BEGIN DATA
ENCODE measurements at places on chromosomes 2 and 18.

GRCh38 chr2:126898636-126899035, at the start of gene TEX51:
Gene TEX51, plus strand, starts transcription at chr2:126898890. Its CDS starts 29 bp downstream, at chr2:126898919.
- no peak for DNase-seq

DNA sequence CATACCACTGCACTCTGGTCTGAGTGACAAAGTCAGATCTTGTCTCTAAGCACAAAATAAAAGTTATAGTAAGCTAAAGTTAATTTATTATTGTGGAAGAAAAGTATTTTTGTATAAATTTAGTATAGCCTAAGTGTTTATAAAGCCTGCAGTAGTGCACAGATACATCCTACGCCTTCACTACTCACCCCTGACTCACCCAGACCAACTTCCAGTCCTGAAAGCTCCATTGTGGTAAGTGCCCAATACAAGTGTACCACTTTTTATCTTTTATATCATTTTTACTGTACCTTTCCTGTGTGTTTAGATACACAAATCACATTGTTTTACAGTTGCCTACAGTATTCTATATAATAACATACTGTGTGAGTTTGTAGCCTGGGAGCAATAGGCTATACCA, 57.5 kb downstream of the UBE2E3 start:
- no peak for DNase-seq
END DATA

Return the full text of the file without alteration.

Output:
ENCODE measurements at places on chromosomes 2 and 18.

GRCh38 chr2:126898636-126899035, at the start of gene TEX51:
Gene TEX51, plus strand, starts transcription at chr2:126898890. Its CDS starts 29 bp downstream, at chr2:126898919.
- no peak for DNase-seq

DNA sequence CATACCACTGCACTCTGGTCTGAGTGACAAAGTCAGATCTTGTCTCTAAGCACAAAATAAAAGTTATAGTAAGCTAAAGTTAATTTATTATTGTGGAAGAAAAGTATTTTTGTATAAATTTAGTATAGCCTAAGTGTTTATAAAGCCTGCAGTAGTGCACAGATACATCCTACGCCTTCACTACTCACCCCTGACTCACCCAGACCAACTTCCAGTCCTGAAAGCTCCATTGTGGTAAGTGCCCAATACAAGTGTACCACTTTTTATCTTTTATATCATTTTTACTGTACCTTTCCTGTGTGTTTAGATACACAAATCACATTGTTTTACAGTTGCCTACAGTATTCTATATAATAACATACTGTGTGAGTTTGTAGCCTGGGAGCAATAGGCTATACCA, 57.5 kb downstream of the UBE2E3 start:
- no peak for DNase-seq